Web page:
Apparently, desperation is setting in at the NCAA regarding the Name, Image, and Likeness rights about to be granted to student-athletes.
Three weeks before name, image and likeness rights will begin one way or another for college athletes, desperation is setting in. That was the overarching message Wednesday from a U.S. Senate hearing on NIL.
After years of arguments, hand-wringing and lawsuits, it has come down to this: Congress must act to control some version of amateurism in the next 21 days. If not, there is the perception that extra benefits will be running wild in the streets starting July 1.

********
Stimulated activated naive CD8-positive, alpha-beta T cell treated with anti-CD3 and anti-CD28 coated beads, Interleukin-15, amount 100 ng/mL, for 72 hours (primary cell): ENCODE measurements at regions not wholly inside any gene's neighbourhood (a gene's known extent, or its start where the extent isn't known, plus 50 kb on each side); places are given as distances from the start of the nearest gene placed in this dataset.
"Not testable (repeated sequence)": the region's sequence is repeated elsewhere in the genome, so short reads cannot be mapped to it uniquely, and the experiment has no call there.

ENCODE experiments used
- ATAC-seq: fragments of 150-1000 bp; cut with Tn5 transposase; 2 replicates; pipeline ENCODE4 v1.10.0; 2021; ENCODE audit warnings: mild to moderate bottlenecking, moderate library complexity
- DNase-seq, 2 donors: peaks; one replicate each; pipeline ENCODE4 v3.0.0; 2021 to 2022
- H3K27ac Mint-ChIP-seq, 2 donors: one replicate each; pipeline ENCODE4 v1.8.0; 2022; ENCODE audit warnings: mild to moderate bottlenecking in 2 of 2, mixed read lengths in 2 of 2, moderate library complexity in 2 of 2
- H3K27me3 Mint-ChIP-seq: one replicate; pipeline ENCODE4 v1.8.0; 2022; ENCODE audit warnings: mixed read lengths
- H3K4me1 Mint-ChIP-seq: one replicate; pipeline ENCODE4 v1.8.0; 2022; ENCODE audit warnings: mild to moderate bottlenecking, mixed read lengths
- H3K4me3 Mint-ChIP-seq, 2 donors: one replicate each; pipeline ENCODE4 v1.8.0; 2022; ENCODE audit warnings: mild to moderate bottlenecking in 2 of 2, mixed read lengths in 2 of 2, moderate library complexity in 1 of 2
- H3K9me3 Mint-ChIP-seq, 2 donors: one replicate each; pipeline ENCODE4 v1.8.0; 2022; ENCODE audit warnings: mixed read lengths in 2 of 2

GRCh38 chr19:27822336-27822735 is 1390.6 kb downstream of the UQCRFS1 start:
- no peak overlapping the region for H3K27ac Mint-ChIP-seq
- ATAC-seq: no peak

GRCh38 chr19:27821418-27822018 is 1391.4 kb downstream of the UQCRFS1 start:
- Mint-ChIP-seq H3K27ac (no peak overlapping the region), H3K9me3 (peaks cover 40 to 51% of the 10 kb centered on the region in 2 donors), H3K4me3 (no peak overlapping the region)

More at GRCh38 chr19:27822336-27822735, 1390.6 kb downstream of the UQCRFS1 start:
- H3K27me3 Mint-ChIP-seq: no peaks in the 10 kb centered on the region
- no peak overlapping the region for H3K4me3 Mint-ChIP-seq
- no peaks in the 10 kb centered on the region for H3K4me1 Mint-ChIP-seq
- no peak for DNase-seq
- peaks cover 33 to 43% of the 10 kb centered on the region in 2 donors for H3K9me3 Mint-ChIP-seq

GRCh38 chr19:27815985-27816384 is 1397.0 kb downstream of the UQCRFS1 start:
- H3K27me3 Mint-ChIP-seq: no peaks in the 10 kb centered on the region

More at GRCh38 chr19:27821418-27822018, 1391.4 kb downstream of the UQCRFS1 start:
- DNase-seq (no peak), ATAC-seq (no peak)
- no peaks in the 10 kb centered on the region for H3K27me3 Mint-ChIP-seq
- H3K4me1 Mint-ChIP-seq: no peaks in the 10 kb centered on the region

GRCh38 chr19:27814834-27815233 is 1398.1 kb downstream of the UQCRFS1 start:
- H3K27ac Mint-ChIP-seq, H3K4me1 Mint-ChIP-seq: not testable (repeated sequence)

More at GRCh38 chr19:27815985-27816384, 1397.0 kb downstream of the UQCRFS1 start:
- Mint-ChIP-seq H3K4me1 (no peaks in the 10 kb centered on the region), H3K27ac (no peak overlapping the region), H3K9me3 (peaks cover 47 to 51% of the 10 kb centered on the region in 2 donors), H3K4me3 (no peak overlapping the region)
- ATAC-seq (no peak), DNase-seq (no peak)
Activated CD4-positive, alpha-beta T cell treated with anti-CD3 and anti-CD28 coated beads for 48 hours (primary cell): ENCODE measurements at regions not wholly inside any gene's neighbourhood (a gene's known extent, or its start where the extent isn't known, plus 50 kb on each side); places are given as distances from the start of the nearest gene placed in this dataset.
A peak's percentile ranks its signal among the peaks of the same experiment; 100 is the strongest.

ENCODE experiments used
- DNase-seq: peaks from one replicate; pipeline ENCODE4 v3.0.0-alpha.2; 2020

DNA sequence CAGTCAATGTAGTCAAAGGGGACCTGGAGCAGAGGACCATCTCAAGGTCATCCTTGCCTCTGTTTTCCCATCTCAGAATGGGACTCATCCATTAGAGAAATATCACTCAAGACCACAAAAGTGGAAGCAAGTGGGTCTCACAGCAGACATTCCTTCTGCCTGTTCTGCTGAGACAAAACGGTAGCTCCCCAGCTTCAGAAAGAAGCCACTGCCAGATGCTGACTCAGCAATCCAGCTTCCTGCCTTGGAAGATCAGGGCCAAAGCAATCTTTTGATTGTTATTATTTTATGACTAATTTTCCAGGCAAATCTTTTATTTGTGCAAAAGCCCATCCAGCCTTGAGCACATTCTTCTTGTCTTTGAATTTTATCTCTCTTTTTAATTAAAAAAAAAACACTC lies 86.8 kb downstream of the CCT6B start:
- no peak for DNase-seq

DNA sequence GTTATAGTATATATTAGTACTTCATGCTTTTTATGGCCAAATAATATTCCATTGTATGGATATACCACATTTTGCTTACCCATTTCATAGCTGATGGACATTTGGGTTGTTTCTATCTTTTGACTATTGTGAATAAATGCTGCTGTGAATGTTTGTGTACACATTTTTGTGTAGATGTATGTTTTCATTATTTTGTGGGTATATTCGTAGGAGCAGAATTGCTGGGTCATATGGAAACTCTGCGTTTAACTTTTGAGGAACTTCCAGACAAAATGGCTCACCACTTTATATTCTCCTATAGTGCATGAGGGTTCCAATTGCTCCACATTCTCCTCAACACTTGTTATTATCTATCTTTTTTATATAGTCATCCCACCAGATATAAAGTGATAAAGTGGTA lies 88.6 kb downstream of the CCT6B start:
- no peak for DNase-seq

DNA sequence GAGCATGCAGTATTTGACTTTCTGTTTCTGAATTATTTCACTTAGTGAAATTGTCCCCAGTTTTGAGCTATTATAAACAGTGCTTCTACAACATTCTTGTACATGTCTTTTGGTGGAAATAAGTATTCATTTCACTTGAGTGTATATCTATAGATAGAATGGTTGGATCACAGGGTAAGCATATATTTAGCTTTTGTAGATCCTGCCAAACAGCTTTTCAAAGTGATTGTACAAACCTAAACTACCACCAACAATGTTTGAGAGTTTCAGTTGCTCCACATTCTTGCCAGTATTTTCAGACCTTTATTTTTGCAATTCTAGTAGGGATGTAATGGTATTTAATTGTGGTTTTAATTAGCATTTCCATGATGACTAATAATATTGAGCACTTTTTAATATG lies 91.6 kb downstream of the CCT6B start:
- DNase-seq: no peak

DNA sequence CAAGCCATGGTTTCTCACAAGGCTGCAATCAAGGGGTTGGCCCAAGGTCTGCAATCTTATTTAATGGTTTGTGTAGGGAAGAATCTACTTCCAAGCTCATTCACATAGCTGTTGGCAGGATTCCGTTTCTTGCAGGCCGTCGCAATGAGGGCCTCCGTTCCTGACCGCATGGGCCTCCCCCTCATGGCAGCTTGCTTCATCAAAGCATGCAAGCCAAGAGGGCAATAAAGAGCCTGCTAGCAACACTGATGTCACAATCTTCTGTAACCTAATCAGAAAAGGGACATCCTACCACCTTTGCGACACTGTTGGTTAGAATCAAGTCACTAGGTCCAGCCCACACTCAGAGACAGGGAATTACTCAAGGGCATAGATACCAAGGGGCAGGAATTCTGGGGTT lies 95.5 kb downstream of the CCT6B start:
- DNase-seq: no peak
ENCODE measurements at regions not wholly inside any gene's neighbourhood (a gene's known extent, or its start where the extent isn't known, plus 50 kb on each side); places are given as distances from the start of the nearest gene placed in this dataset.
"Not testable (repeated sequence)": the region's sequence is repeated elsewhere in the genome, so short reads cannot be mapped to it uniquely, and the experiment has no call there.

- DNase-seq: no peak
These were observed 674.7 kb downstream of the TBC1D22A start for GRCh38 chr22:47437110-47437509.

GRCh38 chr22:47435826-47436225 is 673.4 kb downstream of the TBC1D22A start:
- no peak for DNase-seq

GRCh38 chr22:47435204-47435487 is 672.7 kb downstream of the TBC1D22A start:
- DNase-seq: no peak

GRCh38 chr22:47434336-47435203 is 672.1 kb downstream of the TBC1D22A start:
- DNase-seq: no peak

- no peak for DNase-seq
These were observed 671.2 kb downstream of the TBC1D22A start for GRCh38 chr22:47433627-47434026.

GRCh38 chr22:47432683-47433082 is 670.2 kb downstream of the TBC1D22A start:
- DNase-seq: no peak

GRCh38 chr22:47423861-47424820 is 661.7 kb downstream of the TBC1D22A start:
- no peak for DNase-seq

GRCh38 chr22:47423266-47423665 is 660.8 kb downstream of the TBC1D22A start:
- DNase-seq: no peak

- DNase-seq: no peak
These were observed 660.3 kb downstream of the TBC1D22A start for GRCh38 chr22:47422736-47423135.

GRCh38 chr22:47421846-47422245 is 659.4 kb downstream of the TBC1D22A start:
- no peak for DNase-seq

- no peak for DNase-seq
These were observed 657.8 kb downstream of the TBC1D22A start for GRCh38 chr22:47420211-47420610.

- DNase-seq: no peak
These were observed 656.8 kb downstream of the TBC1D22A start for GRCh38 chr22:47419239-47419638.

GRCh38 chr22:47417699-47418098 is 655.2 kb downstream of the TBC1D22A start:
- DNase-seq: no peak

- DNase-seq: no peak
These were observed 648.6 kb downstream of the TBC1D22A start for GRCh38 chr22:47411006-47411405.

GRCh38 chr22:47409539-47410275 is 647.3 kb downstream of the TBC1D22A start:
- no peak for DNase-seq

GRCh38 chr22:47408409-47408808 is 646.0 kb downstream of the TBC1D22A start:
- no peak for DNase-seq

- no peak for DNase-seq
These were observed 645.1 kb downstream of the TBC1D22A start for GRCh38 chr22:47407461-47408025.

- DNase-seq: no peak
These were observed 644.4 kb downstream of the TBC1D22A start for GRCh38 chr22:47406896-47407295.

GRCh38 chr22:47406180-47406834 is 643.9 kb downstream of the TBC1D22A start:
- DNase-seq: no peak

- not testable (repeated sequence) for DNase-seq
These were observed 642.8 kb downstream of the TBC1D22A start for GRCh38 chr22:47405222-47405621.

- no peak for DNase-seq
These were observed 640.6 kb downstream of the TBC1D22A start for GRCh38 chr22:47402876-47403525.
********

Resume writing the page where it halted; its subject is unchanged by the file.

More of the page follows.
"We need your help," Gonzaga basketball coach Mark Few told legislators. "This is not an issue the NCAA and individual states can fix."
Coach Few is correct. NIL is not an issue that individual states or the NCAA can fix. College sports are a national business, so the states can only muddle the situation. What if Florida grants more rights than Georgia? What if California lets everything go?
What about the NCAA. The problem is that the NCAA has long been in the business of restricting athlete’s rights. Now they are debating how many rights students-athletes should have. But once Pandora’s box is open, how can the NCAA justify (or survive a legal challenge) any restrictions on athlete’s profiting from their own NAMES, IMAGES, and LIKENESSES.
And even if the NCAA wanted to work with athletes to find a compromise, with whom would they work?
The NCAA can’t win this one.